There are a few sandwiches that should be immortal, living forever outside the cycle of food trends: Fried chicken sandwiches, old-fashioned cheeseburgers hugged with American cheese, sauerkraut-loaded Reubens and the BLT. Perfect bacon, lettuce and tomato sandwiches are gifts to us from Mount Olympus. To many, the BLT will always be the sandwich Mom made — white bread, toasted and swiped with store-bought mayo, griddled bacon, a big slice of tomato and dew-fresh lettuce. Maybe an unwisely large pile of Lay's potato chips graced the plate, too.
In the past, the best BLTs were made at home. Dallas, however, has seven sandwiches that will make you want to nuke your fridge. You’ll never make a BLT at home again after you try these sandwich gods.
The Iberico BLT at Knife, $14
5300 E. Mockingbird Lane
Jamon Iberico is the cured ham from pigs that are allowed to rove, feasting on grass, herbs, acorns, Texas chili and artisanal avocado toast (OK, not the last two), until their meat becomes perfectly sandwich-ready. As a result, their bacon-ham bodies are otherworldly tasting. No bacon you’ve ever had has such a perfect, porky flavor. Knife uses this mighty pig’s bacon for a BLT over fresh-as-Eden heirloom tomatoes, little gem lettuce and jalapeño mayo. Unless you have a black Iberian pig’s belly curing in your pantry right now, this is a BLT that’s far better than anything homemade.
The Gold Standard BLT at Offsite Kitchen, $5.99
331 Singleton Blvd.
This one tastes like home. Wrapped in checkered paper and sliced in half, Offsite’s take on the BLT is the best version of the sandwich you packed for school lunch. Richly buttered sourdough is toasted and gives way to layers of shredded lettuce, two tomato discs and crispy bacon. Mayo cut with their "gold sauce" (honey mustard) gives it a zip of electricity.
The BLT at Maple & Motor, $5.50
4810 Maple Ave.
Jack Perkins’ griddle is magic. Things that touch it are seared and crusted in ways that will make your eyes dilate. Pulses quicken at the sight of their deliciously evil tater tots. Maple and Motor’s BLT has always been one of my favorites. Planks of smoking hot, flat top-seared bacon jut out of the big sandwich. The bread is toasted, but not enough to shatter, holding a layer of fatty mayonnaise. Add an over-easy egg to make this sandwich doubly delicious.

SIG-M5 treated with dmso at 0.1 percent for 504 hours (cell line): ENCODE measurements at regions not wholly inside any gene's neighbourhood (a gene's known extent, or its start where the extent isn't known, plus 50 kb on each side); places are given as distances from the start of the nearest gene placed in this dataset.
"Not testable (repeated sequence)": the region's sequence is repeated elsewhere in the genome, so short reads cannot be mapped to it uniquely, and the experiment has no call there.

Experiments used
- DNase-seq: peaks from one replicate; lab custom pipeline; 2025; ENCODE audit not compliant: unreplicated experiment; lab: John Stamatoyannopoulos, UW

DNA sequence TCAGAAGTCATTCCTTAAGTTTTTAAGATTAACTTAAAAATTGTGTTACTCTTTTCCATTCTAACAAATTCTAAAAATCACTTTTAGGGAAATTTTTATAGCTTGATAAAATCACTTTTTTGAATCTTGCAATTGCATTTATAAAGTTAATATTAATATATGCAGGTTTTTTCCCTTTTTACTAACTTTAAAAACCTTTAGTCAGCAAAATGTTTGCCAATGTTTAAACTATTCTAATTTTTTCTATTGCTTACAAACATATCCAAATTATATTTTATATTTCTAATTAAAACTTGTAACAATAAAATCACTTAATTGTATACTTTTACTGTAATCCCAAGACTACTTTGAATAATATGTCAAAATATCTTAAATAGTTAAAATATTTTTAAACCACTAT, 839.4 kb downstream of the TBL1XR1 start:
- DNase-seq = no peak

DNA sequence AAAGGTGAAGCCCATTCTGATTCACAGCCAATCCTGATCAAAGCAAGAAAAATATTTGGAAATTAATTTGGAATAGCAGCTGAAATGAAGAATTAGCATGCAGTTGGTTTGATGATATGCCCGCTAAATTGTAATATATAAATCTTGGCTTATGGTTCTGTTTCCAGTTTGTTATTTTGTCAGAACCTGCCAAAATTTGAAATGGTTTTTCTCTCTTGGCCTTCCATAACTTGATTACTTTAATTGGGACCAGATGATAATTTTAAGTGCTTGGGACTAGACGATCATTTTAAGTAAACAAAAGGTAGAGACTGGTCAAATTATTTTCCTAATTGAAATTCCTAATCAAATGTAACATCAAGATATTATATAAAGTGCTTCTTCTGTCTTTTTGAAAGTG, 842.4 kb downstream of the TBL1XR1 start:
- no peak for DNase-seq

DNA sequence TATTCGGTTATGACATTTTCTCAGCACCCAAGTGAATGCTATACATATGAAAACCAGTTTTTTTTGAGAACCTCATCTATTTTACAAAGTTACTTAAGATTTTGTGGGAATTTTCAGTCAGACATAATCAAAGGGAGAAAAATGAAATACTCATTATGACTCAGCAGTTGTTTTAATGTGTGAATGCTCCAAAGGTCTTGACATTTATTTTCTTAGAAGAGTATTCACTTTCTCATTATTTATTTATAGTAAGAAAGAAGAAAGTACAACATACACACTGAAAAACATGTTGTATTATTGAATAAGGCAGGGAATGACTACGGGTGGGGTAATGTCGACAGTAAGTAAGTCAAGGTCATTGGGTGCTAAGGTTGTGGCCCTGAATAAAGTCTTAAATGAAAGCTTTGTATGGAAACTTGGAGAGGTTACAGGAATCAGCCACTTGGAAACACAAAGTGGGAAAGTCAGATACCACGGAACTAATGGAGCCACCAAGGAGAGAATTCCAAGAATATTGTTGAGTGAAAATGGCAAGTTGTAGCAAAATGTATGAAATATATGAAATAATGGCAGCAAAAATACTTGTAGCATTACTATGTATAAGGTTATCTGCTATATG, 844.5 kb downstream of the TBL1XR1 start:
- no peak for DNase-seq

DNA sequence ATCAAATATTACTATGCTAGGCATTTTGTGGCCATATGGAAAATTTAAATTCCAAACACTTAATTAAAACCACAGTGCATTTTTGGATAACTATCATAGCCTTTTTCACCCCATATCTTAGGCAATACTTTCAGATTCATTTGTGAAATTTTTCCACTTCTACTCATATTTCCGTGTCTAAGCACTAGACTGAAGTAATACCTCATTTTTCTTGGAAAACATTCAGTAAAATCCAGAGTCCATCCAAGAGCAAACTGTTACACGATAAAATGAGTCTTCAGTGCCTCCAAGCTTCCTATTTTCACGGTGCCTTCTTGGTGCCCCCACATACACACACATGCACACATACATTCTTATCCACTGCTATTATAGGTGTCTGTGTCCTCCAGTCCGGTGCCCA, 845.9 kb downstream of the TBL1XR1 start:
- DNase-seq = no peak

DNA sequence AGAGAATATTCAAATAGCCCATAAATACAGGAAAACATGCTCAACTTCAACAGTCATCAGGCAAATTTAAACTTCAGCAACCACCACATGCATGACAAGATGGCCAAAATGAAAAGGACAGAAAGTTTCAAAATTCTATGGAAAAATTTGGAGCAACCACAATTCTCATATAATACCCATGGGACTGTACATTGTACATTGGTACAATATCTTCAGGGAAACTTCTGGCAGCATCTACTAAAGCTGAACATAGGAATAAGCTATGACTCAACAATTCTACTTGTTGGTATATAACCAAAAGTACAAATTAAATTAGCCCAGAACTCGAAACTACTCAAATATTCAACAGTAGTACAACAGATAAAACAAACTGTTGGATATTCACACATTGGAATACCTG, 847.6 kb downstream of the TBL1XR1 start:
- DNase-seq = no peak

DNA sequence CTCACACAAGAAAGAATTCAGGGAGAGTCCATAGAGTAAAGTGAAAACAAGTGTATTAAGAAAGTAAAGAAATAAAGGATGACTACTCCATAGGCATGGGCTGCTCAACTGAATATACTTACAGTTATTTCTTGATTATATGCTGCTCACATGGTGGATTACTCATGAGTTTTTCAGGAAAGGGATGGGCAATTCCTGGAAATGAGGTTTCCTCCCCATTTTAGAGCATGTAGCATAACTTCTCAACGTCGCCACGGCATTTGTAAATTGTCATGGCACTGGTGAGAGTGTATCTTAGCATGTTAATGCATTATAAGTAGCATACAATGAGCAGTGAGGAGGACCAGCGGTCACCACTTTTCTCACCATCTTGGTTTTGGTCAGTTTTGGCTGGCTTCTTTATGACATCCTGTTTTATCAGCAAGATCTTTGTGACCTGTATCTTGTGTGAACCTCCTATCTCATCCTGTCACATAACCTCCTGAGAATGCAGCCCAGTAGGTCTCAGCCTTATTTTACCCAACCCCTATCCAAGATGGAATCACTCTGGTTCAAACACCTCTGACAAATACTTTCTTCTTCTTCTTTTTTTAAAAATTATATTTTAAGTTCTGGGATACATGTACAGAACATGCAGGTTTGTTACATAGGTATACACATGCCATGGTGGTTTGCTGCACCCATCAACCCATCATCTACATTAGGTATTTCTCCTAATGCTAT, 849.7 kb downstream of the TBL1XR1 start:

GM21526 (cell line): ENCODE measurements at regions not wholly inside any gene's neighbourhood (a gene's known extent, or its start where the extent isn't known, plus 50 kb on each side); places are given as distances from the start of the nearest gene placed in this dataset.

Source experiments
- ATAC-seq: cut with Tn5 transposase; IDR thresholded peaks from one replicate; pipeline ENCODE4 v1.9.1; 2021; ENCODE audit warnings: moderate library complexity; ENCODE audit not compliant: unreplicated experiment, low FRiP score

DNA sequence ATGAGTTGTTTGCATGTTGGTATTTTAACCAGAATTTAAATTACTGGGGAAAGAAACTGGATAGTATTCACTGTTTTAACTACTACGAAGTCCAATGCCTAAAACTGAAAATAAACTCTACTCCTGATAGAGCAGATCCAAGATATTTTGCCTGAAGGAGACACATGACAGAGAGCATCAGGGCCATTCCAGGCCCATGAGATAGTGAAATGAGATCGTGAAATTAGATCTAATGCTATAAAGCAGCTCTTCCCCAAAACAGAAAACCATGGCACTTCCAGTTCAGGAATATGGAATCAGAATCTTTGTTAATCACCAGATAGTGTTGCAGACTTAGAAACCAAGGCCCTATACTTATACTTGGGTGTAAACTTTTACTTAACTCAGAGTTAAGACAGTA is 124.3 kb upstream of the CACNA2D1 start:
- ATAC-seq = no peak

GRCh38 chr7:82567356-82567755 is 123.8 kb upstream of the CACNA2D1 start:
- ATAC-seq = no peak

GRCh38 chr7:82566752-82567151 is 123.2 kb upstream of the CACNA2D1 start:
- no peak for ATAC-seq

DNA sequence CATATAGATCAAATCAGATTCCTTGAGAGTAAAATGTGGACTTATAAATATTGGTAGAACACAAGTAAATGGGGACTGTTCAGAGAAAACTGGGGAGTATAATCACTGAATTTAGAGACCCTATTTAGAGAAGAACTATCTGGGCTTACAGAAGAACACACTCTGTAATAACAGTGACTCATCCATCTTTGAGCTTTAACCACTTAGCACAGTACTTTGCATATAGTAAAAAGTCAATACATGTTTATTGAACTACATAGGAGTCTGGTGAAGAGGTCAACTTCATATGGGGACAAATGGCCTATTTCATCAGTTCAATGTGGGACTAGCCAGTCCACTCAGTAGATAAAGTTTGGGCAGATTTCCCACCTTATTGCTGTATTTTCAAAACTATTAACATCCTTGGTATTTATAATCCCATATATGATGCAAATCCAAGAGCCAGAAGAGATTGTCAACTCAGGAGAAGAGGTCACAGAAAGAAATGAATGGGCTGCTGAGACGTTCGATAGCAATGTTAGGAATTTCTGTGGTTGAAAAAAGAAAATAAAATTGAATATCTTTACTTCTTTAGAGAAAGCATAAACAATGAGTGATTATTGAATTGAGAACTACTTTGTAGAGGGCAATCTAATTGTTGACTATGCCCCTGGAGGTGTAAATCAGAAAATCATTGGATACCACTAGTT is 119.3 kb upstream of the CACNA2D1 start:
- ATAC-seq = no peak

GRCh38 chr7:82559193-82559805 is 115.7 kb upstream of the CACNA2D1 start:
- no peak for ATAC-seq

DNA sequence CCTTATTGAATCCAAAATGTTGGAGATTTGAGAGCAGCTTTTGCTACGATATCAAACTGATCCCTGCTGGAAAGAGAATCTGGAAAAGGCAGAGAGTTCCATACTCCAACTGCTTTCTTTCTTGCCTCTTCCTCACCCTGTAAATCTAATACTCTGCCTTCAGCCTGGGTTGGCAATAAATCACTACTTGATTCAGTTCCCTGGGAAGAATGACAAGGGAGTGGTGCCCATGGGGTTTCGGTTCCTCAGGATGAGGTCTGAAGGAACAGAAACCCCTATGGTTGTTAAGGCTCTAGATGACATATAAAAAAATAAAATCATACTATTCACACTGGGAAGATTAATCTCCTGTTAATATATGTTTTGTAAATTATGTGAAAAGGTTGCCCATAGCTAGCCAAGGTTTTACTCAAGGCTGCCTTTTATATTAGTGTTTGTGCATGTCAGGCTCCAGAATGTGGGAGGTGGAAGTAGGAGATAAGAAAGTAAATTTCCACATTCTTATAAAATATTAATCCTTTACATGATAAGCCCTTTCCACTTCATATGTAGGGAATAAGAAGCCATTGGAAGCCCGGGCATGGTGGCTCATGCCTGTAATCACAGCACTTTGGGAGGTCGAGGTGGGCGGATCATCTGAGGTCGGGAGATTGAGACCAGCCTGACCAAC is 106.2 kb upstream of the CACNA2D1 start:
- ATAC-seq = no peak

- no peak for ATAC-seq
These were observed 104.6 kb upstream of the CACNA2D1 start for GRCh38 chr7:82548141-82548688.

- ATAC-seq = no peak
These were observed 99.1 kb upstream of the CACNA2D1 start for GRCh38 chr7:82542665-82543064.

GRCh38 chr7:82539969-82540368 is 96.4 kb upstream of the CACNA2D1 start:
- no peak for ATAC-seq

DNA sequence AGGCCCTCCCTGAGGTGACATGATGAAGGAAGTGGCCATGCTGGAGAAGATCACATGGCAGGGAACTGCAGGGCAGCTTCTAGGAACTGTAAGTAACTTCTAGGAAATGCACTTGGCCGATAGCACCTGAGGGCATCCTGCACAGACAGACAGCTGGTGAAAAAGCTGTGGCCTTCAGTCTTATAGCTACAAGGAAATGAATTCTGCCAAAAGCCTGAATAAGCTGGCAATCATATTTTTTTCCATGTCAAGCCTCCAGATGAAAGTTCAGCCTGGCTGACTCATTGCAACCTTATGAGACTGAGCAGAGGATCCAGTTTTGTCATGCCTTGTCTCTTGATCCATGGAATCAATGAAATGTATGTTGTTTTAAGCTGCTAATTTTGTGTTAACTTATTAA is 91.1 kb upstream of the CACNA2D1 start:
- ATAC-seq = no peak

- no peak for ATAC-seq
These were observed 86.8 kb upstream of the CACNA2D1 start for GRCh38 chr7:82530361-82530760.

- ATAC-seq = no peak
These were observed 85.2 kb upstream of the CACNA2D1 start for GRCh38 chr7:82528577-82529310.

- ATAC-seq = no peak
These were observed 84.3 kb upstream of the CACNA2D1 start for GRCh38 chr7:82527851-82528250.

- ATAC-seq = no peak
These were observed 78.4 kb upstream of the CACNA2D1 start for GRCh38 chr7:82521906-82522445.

The Bacon and Tomato at Keller’s Drive-In, $3.45 (with tax)
6537 E. Northwest Highway
There are many reasons to sit patiently in the old fashioned drive-thru at Keller’s Drive-In on Northwest Highway. Their classic burger, with a white onion disc and double cheese, is one reason. Their BLT is another. Four slices of bacon, crispy as you might imagine from a diner-style drive-in, rest between toasted white bread that comes delivered in wax paper, translucent from contact with the mayo. There’s crunch and crisp and creaminess. Is there anything better than when classic mayonnaise hits tomato in a diner-style BLT?
The BLT at Goodfriend Package, $9
1155 Peavy Road
Goodfriend Package knows what they’ve got. There are three smart, simple and well-executed dimensions to this sandwich: Bacon fat mayo, house-made bacon and griddled white bread. Hey, let's all say bacon fat mayo again! With fresh lettuce curtained in the center, this is a bullseye of a sandwich. It’s where simplicity meets indulgence.
The Ultimate BLT at AllGood Cafe, $7.99
2934 Main St.
One of Dallas’ most reliable BLTs is at AllGood in Deep Ellum. The classic sandwich is sliced down the center, with peppered bacon and herb mayo that pops against toasted honey wheat. It’s a great salty-sweet sandwich. Add avocado and dot the sandwich with their freshly made salsa for a twist.
The Dastardly Duo and the V8 at Parker Barrows, $12 each
344 W. Davis St.
It’s easy to miss in a crowded cluster of restaurants, but there’s a new spot open in Bishop Arts. Since September, Parker Barrows has been serving a smartly curated series of hangover-cure sandwiches, two of which are a play on the BLT. The Dastardly Duo contains smoked bacon, pork belly (!), paprika aioli, bibb lettuce and tomato on thick, brilliantly proportioned bread. The V8 is a stunner of modern sandwich construction: Cornmeal-crusted fried tomato rests over sweet tomato jam topped by thick-cut bacon (smoky and still crisp) with lemon herb aioli. Hearty spinach bread is a nice surprise. You’ll want to pluck this bacon out of the sandwich and eat it alone. Both sandwiches are fantastic odes to one of the best sandwiches of all time.
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